John Bierman – January 26, 1929 – January 4, 2006
JOHN BIERMAN was the award-winning BBC TV reporter who covered the Bloody Sunday shootings in Londonderry and the writer whose bestselling book Righteous Gentile introduced the English-speaking world to the wartime heroism of the vanished Swedish diplomat, Raoul Wallenberg, saviour of thousands of Hungarian Jews.
In a crowded career he was also the founding editor of the Nation newspaper in Kenya, BBC correspondent in Tehran and Tel Aviv — where he first met Jews who had been saved by Wallenberg — and foreign editor of the Toronto-based news magazine Maclean’s. In 2004 Viking Penguin published his last book, a biography of Laszlo Almasy, who was the real ”English Patient”. Bierman had recently undergone a kidney transplant, the organ being donated by his youngest son, Jonathan. Right up to his death, in a clinic near the home and garden he loved in the foothills above Paphos, Cyprus, he was working on a novel.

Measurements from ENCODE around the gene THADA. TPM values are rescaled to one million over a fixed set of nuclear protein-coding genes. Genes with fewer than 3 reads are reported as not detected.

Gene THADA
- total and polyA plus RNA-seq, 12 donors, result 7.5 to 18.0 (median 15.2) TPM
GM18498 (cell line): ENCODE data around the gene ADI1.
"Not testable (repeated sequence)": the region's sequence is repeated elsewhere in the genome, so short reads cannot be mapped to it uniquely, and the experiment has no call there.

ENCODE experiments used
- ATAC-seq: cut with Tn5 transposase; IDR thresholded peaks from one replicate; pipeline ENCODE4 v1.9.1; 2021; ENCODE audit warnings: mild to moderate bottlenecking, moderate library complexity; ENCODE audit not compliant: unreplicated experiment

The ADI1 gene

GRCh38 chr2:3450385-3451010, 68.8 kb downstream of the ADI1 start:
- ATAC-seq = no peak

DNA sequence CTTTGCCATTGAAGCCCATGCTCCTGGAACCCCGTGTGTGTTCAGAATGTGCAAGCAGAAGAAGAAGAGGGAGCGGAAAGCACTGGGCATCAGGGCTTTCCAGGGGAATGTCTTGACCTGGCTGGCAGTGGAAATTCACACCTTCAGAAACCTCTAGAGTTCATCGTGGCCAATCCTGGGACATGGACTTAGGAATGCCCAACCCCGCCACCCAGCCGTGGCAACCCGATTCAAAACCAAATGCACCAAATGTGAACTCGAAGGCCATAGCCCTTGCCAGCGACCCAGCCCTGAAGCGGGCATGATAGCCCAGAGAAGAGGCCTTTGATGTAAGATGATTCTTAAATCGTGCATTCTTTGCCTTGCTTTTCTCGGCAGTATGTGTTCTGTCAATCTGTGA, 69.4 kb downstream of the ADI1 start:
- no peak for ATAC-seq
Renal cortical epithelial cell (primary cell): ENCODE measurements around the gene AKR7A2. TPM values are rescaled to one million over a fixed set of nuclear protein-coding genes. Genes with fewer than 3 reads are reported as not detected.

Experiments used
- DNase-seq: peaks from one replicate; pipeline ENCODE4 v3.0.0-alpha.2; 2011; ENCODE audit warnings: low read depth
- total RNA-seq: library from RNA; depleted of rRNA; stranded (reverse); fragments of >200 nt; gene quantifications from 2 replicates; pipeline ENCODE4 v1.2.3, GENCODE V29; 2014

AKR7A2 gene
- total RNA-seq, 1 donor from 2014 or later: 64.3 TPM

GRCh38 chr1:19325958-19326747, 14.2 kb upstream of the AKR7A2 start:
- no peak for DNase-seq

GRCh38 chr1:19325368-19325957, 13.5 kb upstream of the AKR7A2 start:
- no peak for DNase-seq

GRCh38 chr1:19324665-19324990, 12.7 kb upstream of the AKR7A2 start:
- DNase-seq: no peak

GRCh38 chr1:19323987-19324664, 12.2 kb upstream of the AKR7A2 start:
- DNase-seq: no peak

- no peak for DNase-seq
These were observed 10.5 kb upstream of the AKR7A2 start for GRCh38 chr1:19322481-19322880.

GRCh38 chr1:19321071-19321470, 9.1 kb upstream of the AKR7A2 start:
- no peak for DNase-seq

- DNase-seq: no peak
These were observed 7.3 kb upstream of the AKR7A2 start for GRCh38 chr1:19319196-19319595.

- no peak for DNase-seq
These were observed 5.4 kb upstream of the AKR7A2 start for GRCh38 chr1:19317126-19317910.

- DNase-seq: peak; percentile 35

On January 30, 1972, Bierman’s was one of two BBC crews covering what started as routine Northern Ireland story, a civil rights march starting from the Bogside, the Catholic district. One camera was behind the police and army lines; Bierman’s team was assigned to the demonstrators.
”The first inkling of serious trouble was an angry mob of civilians claiming that a young man had been shot in the leg,” Bierman recalled. ”Some wanted to take us to where we could film him. Others wanted to lynch us. Then police water cannons opened up, putting the demonstrators to flight — and knocking out of action, as we learned later, all TV cameras but our own. An old lady living alone nearby invited us into her home for a cup of tea. Sitting in her modest parlour we heard the distinct sound of live rounds being fired.”
The BBC crew dashed outside and immediately began filming.